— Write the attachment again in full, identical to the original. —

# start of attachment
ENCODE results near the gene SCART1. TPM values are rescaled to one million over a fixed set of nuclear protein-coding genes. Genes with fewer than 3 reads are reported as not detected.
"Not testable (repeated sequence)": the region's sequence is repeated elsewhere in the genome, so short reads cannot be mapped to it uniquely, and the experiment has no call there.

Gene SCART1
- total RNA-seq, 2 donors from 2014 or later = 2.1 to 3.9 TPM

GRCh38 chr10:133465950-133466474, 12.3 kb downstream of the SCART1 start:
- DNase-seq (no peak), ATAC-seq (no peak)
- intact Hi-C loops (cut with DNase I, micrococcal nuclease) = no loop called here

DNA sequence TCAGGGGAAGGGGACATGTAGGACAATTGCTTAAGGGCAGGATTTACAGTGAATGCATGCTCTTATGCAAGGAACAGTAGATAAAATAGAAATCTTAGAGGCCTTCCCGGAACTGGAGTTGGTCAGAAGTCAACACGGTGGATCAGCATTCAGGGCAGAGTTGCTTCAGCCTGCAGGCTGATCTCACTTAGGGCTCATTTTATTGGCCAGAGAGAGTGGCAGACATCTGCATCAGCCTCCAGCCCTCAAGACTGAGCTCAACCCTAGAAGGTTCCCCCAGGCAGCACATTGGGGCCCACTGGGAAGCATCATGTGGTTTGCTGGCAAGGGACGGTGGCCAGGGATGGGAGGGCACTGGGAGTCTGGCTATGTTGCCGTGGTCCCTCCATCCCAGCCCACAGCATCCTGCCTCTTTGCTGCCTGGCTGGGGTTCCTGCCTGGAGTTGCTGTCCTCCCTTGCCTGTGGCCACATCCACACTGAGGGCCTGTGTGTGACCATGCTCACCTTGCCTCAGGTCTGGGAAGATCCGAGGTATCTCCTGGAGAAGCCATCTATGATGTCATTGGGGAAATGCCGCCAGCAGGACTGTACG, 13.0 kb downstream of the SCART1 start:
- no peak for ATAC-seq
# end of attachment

ENCODE results near the gene SCART1. TPM values are rescaled to one million over a fixed set of nuclear protein-coding genes. Genes with fewer than 3 reads are reported as not detected.
"Not testable (repeated sequence)": the region's sequence is repeated elsewhere in the genome, so short reads cannot be mapped to it uniquely, and the experiment has no call there.

Gene SCART1
- total RNA-seq, 2 donors from 2014 or later = 2.1 to 3.9 TPM

GRCh38 chr10:133465950-133466474, 12.3 kb downstream of the SCART1 start:
- DNase-seq (no peak), ATAC-seq (no peak)
- intact Hi-C loops (cut with DNase I, micrococcal nuclease) = no loop called here

DNA sequence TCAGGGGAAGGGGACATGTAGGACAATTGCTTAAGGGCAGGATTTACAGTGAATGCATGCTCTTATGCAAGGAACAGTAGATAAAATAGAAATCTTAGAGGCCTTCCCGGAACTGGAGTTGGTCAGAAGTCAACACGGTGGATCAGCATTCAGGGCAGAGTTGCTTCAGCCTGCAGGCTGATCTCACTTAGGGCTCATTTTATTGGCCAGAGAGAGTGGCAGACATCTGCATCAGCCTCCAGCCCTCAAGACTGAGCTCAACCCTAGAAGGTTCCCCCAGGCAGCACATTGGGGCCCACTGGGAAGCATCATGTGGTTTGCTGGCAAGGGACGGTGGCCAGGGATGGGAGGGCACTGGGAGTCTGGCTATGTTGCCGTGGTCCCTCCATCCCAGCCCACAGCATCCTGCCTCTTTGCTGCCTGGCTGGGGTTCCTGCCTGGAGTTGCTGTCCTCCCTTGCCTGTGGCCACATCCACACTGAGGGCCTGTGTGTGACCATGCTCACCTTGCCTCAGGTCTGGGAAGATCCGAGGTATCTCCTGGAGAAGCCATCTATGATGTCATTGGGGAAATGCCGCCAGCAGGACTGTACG, 13.0 kb downstream of the SCART1 start:
- no peak for ATAC-seq